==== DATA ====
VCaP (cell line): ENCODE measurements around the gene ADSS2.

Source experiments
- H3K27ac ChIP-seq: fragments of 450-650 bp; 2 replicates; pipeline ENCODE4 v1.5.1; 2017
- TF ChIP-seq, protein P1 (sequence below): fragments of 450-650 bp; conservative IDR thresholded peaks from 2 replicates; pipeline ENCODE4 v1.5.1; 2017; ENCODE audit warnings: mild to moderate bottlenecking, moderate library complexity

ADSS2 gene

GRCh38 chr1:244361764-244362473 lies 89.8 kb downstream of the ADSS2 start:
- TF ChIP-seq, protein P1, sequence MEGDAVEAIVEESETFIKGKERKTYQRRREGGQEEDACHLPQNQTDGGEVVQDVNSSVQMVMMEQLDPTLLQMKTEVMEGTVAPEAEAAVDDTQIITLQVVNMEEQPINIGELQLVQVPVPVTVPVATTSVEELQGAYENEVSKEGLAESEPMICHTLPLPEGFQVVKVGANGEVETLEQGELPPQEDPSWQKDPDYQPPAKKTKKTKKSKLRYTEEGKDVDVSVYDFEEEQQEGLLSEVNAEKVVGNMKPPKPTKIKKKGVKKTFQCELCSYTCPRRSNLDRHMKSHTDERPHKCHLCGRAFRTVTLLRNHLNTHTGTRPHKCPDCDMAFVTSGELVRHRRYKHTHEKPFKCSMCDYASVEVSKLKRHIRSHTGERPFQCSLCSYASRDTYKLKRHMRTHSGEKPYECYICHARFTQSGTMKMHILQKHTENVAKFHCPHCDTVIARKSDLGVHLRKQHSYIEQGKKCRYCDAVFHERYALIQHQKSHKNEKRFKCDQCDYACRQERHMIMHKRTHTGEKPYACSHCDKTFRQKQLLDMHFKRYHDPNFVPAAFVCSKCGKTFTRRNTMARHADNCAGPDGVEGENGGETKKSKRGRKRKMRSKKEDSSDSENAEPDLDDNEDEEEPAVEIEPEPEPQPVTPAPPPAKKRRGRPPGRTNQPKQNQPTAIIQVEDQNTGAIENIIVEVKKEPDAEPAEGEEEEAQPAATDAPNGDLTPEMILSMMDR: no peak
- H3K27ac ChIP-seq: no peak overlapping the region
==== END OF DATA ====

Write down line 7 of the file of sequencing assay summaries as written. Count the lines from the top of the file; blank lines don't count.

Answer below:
- TF ChIP-seq, protein P1, sequence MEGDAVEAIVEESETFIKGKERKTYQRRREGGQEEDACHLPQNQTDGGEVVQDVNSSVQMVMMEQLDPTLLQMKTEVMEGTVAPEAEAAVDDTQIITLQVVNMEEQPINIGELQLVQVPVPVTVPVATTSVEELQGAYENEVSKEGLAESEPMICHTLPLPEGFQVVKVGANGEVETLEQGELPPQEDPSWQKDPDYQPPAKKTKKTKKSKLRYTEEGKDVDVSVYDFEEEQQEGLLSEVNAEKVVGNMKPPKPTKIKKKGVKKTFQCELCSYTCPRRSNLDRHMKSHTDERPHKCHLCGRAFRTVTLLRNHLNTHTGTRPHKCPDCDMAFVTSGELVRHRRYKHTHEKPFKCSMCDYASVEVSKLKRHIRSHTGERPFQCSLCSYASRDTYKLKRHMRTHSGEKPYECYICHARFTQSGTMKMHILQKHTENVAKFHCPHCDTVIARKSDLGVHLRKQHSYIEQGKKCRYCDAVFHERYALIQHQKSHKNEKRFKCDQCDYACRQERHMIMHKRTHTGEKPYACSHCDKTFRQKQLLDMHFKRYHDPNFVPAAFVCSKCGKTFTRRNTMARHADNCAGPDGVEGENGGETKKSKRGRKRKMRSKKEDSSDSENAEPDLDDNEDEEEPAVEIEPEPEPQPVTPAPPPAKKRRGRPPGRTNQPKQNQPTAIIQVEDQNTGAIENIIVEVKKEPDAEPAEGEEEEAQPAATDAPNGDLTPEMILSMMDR: no peak